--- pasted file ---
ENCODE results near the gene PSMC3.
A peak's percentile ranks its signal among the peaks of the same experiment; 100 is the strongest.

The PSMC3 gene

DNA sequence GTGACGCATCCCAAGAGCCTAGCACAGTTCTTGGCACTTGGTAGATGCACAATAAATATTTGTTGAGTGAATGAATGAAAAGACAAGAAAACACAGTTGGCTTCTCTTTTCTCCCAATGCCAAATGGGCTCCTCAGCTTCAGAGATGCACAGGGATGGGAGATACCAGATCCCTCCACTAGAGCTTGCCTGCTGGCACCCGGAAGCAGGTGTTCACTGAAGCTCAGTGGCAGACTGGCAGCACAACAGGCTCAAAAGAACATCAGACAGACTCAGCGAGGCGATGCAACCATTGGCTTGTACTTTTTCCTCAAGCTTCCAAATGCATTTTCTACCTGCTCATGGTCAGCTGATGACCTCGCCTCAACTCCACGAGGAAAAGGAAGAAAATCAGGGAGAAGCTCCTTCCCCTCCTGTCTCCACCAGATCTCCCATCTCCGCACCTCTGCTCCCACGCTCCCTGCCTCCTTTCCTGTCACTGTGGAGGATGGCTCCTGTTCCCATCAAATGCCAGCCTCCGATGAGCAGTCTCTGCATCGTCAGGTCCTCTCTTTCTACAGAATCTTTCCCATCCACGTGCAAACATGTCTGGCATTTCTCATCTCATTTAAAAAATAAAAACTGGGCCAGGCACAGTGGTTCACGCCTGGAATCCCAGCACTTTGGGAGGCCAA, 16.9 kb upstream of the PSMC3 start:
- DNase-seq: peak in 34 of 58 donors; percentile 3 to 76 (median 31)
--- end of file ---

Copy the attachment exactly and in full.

ENCODE results near the gene PSMC3.
A peak's percentile ranks its signal among the peaks of the same experiment; 100 is the strongest.

The PSMC3 gene

DNA sequence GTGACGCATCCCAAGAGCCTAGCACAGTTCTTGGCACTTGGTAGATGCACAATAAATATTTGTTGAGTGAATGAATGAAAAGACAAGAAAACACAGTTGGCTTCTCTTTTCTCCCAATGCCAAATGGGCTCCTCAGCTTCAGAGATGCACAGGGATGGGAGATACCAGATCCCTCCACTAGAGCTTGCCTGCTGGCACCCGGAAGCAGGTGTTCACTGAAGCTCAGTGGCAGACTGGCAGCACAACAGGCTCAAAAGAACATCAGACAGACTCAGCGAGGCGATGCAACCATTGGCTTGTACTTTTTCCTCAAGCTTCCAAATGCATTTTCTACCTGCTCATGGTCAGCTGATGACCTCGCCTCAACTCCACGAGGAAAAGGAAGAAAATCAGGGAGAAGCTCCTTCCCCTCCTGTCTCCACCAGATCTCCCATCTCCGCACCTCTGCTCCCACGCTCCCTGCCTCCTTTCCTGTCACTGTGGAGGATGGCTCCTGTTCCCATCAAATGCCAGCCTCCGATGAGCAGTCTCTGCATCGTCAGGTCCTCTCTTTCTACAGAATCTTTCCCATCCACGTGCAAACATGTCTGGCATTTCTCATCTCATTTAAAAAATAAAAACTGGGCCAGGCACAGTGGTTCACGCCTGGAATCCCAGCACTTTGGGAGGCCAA, 16.9 kb upstream of the PSMC3 start:
- DNase-seq: peak in 34 of 58 donors; percentile 3 to 76 (median 31)